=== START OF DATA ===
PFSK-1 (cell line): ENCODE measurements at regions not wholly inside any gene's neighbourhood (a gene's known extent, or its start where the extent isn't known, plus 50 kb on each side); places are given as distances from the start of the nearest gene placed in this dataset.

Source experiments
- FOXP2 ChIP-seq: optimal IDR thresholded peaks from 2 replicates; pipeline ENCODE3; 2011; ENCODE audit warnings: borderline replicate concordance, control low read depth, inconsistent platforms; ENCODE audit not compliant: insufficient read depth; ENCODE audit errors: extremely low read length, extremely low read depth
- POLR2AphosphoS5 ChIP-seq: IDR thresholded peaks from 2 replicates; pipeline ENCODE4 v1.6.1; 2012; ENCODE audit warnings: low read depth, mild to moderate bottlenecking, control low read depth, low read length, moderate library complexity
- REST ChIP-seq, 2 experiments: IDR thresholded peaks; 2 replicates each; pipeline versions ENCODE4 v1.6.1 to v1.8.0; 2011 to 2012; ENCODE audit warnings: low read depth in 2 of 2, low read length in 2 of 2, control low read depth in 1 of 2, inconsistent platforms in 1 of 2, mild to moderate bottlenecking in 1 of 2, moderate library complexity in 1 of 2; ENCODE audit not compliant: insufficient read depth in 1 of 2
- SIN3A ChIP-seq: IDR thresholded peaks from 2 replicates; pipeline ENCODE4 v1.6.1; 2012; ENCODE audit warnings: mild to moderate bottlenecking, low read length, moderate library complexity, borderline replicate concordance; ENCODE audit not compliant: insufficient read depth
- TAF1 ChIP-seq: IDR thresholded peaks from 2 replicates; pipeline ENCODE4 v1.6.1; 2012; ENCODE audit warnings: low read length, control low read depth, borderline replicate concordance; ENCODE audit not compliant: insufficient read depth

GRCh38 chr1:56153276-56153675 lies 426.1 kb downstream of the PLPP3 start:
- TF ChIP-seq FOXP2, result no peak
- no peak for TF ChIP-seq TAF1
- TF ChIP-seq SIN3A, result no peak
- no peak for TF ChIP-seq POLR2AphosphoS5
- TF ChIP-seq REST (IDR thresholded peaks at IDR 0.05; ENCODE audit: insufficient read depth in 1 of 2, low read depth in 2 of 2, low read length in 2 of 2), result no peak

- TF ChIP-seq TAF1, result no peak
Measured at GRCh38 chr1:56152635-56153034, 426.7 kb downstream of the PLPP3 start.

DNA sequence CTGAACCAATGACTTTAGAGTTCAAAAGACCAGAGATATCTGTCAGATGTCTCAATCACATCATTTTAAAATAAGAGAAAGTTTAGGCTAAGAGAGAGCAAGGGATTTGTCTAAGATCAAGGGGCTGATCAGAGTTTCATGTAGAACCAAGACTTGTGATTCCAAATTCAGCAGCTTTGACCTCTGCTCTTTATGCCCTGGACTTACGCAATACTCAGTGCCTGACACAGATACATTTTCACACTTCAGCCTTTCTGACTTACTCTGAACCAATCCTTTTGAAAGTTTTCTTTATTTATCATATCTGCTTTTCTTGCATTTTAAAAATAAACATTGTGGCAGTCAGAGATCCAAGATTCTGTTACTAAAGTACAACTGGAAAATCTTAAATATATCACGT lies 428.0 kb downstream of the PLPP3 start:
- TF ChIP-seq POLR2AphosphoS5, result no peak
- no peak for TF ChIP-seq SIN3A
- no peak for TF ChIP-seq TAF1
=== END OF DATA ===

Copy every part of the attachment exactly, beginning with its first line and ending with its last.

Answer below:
PFSK-1 (cell line): ENCODE measurements at regions not wholly inside any gene's neighbourhood (a gene's known extent, or its start where the extent isn't known, plus 50 kb on each side); places are given as distances from the start of the nearest gene placed in this dataset.

Source experiments
- FOXP2 ChIP-seq: optimal IDR thresholded peaks from 2 replicates; pipeline ENCODE3; 2011; ENCODE audit warnings: borderline replicate concordance, control low read depth, inconsistent platforms; ENCODE audit not compliant: insufficient read depth; ENCODE audit errors: extremely low read length, extremely low read depth
- POLR2AphosphoS5 ChIP-seq: IDR thresholded peaks from 2 replicates; pipeline ENCODE4 v1.6.1; 2012; ENCODE audit warnings: low read depth, mild to moderate bottlenecking, control low read depth, low read length, moderate library complexity
- REST ChIP-seq, 2 experiments: IDR thresholded peaks; 2 replicates each; pipeline versions ENCODE4 v1.6.1 to v1.8.0; 2011 to 2012; ENCODE audit warnings: low read depth in 2 of 2, low read length in 2 of 2, control low read depth in 1 of 2, inconsistent platforms in 1 of 2, mild to moderate bottlenecking in 1 of 2, moderate library complexity in 1 of 2; ENCODE audit not compliant: insufficient read depth in 1 of 2
- SIN3A ChIP-seq: IDR thresholded peaks from 2 replicates; pipeline ENCODE4 v1.6.1; 2012; ENCODE audit warnings: mild to moderate bottlenecking, low read length, moderate library complexity, borderline replicate concordance; ENCODE audit not compliant: insufficient read depth
- TAF1 ChIP-seq: IDR thresholded peaks from 2 replicates; pipeline ENCODE4 v1.6.1; 2012; ENCODE audit warnings: low read length, control low read depth, borderline replicate concordance; ENCODE audit not compliant: insufficient read depth

GRCh38 chr1:56153276-56153675 lies 426.1 kb downstream of the PLPP3 start:
- TF ChIP-seq FOXP2, result no peak
- no peak for TF ChIP-seq TAF1
- TF ChIP-seq SIN3A, result no peak
- no peak for TF ChIP-seq POLR2AphosphoS5
- TF ChIP-seq REST (IDR thresholded peaks at IDR 0.05; ENCODE audit: insufficient read depth in 1 of 2, low read depth in 2 of 2, low read length in 2 of 2), result no peak

- TF ChIP-seq TAF1, result no peak
Measured at GRCh38 chr1:56152635-56153034, 426.7 kb downstream of the PLPP3 start.

DNA sequence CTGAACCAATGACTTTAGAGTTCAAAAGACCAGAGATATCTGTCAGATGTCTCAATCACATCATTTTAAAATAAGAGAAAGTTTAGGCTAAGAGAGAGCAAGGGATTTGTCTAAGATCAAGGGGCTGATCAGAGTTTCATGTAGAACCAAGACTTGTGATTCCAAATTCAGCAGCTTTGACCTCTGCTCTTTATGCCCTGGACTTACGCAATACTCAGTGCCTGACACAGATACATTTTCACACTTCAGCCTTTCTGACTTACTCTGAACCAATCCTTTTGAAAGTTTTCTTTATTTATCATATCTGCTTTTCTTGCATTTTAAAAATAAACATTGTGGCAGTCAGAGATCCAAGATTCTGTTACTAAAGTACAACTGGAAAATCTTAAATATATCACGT lies 428.0 kb downstream of the PLPP3 start:
- TF ChIP-seq POLR2AphosphoS5, result no peak
- no peak for TF ChIP-seq SIN3A
- no peak for TF ChIP-seq TAF1